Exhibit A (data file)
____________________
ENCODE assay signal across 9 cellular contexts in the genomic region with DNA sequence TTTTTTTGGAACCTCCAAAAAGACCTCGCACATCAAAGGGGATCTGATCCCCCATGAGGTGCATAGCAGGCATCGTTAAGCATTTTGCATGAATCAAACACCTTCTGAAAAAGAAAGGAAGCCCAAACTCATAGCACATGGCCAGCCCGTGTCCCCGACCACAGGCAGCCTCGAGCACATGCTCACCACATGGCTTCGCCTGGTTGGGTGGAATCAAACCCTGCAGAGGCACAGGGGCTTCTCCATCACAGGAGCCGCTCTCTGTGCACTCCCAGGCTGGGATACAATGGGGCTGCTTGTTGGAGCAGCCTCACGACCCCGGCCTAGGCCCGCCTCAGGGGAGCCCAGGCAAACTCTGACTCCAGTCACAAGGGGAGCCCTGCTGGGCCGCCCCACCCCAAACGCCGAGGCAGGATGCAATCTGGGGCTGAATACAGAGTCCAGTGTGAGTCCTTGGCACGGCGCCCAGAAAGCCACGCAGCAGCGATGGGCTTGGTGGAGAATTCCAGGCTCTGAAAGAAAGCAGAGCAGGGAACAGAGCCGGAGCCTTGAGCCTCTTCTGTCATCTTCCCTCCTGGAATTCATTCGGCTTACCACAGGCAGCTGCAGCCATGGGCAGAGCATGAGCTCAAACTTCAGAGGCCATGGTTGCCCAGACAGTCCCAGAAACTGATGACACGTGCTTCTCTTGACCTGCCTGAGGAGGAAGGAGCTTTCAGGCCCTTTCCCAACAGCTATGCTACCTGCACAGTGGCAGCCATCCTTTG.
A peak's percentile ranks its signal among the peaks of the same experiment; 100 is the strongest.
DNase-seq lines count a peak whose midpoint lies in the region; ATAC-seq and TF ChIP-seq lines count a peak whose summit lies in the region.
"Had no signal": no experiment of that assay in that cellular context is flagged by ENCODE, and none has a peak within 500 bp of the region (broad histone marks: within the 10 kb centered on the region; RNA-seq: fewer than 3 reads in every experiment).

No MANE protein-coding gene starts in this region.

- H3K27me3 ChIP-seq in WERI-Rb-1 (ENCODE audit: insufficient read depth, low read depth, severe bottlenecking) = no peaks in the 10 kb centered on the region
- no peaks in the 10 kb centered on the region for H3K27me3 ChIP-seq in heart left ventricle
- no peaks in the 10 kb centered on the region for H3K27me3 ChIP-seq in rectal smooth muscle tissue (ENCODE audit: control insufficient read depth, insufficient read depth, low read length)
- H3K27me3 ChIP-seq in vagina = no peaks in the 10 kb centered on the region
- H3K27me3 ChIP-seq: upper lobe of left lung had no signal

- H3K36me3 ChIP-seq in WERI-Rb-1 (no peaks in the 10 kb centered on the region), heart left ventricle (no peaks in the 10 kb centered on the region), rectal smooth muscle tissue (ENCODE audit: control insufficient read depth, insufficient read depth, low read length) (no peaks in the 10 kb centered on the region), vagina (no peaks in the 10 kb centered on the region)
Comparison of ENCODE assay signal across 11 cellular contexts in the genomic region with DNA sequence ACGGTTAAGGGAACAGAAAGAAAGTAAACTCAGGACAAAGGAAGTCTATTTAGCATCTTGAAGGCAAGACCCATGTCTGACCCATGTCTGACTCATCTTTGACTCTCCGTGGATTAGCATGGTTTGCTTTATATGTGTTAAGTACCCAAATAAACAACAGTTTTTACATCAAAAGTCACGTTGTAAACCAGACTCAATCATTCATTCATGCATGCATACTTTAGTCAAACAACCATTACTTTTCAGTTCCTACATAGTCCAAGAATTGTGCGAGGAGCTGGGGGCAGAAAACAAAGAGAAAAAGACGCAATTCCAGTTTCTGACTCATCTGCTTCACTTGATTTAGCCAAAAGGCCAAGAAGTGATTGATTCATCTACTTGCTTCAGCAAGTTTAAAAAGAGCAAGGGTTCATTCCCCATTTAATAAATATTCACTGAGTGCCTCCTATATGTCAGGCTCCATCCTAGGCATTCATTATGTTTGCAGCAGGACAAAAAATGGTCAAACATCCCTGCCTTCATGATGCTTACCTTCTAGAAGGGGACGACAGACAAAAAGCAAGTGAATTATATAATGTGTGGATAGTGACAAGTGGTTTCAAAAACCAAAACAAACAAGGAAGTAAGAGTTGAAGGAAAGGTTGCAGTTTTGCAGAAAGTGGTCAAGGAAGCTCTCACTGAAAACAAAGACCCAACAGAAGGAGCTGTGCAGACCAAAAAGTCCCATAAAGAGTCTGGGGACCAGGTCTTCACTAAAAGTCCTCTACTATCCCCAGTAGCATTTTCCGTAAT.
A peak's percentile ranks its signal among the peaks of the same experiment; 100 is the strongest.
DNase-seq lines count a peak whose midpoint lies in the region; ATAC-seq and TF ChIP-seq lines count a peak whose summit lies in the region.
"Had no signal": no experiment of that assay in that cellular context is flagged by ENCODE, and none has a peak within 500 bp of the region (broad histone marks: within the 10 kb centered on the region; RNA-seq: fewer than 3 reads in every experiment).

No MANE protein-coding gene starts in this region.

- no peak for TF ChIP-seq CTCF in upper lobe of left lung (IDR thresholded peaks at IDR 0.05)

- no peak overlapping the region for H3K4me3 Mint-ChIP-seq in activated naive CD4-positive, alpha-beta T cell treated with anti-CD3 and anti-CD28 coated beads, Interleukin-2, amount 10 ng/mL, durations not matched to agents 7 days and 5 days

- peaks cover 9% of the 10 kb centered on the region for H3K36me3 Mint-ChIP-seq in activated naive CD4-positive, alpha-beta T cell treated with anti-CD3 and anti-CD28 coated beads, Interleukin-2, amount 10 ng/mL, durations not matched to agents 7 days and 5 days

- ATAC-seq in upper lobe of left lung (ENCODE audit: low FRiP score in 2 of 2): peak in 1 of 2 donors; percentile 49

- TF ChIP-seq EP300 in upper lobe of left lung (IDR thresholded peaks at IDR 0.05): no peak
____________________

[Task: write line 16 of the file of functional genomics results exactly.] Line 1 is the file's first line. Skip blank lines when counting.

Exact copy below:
No MANE protein-coding gene starts in this region.